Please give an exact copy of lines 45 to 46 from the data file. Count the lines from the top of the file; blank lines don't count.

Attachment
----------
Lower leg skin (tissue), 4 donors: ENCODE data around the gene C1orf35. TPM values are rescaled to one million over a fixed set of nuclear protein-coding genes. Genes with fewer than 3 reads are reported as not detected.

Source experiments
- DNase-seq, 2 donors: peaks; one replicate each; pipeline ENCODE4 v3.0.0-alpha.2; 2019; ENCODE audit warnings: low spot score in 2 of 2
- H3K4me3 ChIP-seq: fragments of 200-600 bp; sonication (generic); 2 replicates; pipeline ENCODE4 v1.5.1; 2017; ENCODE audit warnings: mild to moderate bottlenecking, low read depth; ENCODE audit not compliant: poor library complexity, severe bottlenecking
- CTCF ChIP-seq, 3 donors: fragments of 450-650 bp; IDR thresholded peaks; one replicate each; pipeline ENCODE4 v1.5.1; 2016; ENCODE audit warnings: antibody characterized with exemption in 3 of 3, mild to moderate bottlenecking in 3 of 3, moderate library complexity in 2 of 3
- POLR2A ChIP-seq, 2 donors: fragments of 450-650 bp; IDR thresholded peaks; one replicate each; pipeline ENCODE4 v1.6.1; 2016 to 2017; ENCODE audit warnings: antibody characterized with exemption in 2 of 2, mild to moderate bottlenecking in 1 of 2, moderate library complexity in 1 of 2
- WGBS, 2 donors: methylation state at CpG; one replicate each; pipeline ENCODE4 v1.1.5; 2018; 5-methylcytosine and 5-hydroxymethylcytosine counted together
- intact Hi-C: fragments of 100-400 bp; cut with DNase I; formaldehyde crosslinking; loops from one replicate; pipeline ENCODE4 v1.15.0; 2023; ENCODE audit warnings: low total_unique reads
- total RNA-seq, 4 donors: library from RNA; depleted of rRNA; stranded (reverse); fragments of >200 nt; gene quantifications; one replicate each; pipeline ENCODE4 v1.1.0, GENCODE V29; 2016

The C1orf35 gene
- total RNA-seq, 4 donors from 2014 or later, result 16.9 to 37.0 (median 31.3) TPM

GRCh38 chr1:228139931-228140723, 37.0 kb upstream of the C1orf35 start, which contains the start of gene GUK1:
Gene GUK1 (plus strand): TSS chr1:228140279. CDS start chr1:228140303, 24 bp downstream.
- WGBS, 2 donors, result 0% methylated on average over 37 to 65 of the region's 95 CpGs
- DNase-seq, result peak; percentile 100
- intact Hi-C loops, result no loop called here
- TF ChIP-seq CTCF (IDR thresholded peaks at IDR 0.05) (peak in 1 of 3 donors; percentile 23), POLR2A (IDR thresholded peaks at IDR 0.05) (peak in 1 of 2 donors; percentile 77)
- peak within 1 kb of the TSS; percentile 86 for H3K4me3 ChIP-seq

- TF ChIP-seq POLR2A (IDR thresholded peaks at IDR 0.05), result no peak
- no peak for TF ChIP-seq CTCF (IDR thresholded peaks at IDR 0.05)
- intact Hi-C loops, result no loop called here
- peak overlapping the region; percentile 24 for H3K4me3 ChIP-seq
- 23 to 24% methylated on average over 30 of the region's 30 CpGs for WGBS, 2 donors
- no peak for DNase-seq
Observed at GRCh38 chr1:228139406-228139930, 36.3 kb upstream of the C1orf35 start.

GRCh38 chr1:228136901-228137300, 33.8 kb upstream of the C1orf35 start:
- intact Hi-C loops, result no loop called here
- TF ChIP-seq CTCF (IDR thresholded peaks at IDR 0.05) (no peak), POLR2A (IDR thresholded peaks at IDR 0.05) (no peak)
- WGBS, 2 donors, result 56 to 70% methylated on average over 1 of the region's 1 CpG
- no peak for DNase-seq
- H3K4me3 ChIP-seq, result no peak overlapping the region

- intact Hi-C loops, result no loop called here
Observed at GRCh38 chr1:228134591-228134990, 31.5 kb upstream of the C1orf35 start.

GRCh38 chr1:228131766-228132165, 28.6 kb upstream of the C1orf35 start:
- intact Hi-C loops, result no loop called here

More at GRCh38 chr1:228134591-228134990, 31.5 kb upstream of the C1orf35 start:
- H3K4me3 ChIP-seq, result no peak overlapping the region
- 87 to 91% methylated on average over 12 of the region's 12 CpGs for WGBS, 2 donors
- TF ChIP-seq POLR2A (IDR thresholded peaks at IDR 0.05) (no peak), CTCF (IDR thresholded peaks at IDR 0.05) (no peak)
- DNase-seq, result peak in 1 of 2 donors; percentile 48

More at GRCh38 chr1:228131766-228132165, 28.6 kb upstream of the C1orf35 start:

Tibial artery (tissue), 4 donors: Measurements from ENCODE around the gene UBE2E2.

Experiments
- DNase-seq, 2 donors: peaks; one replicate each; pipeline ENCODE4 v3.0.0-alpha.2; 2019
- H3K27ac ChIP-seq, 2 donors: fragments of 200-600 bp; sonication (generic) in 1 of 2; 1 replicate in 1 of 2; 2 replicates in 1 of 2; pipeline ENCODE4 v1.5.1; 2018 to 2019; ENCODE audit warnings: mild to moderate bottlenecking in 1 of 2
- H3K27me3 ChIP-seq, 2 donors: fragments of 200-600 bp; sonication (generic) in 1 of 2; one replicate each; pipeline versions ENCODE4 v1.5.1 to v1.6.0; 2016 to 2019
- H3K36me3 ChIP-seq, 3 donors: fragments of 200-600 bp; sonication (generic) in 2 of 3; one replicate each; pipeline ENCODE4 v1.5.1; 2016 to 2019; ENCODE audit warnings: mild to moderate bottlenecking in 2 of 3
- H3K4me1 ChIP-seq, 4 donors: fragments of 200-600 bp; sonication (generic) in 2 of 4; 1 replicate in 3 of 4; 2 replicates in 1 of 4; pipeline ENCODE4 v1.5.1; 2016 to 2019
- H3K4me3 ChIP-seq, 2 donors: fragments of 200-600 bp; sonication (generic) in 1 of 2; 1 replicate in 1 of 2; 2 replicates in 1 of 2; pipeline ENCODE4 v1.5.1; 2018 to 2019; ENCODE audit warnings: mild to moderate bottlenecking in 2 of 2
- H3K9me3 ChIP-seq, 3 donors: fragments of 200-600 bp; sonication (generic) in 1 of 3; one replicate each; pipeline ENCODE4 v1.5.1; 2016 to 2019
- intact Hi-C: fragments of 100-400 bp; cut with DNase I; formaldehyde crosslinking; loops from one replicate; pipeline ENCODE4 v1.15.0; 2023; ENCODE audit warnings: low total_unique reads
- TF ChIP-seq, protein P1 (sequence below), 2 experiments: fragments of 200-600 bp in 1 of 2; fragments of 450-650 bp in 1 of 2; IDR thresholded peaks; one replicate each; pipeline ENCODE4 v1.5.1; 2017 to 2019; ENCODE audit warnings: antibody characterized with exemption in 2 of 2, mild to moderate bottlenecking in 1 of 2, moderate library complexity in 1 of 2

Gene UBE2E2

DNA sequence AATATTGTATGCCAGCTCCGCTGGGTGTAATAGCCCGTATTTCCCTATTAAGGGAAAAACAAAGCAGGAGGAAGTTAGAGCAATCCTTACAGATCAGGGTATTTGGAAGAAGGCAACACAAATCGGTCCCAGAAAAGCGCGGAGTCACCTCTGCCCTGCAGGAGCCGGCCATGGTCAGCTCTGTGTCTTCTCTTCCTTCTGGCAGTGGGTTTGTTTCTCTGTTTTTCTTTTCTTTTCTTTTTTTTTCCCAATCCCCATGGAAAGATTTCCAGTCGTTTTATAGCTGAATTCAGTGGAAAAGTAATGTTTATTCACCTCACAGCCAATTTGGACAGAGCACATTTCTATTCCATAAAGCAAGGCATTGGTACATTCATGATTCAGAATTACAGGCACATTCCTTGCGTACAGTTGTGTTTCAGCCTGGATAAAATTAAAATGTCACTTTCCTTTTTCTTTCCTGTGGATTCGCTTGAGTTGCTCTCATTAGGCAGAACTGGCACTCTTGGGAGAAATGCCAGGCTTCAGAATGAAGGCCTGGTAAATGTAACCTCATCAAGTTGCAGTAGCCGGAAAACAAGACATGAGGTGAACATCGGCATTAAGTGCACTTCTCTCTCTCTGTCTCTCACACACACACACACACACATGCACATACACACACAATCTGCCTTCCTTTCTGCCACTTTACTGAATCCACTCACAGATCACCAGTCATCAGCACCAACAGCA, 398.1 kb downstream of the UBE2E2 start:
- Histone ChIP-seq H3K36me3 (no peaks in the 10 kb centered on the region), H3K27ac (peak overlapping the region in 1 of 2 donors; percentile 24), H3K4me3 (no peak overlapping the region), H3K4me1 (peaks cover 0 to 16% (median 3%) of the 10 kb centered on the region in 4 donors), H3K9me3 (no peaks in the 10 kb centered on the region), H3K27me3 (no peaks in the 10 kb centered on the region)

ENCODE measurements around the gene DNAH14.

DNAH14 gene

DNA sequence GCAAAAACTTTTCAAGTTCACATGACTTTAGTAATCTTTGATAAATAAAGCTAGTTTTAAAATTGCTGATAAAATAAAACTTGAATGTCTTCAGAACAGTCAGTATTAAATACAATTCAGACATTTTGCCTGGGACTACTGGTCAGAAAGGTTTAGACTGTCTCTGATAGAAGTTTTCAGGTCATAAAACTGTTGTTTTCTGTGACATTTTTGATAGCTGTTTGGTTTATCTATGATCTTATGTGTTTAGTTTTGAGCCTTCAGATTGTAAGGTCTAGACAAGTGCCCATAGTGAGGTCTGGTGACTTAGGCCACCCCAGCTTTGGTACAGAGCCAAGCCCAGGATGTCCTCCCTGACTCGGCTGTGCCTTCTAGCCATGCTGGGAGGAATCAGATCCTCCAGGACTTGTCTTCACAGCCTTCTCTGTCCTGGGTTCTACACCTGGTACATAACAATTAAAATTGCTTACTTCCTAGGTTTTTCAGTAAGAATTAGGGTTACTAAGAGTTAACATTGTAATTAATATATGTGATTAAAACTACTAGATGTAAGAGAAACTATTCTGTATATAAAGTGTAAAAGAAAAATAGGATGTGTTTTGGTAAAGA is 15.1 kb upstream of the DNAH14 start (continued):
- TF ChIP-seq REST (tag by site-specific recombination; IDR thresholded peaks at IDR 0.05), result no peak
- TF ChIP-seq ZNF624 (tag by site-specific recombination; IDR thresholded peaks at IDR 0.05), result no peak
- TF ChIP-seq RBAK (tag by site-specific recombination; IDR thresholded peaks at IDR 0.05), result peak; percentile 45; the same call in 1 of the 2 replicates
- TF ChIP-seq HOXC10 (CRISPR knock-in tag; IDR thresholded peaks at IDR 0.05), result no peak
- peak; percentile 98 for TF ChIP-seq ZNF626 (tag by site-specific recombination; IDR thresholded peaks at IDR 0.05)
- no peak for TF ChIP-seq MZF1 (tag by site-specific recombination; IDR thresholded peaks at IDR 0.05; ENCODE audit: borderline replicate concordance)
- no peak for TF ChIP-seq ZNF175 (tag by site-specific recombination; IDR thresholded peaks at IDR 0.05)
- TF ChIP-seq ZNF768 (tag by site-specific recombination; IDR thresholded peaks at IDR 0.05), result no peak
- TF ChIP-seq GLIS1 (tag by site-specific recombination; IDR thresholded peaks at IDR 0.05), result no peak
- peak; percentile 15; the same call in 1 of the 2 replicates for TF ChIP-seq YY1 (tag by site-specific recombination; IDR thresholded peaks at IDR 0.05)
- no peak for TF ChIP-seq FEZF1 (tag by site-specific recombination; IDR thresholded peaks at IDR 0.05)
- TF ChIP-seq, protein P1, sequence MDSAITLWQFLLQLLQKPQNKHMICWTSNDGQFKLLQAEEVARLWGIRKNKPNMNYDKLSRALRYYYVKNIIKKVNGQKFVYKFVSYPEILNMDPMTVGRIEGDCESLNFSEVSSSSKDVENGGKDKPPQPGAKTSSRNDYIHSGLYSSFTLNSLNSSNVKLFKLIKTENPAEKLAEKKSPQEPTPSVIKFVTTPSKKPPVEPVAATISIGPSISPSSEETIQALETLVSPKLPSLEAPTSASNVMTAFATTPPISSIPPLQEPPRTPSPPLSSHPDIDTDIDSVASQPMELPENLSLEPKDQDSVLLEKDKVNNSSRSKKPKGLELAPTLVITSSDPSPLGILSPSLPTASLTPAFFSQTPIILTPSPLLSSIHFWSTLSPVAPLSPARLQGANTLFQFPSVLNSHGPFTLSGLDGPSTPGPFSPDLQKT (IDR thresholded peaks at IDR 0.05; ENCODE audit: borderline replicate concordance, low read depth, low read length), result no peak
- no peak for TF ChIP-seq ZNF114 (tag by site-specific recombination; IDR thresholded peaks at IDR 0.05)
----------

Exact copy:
- H3K27ac ChIP-seq, 2 donors: fragments of 200-600 bp; sonication (generic) in 1 of 2; 1 replicate in 1 of 2; 2 replicates in 1 of 2; pipeline ENCODE4 v1.5.1; 2018 to 2019; ENCODE audit warnings: mild to moderate bottlenecking in 1 of 2
- H3K27me3 ChIP-seq, 2 donors: fragments of 200-600 bp; sonication (generic) in 1 of 2; one replicate each; pipeline versions ENCODE4 v1.5.1 to v1.6.0; 2016 to 2019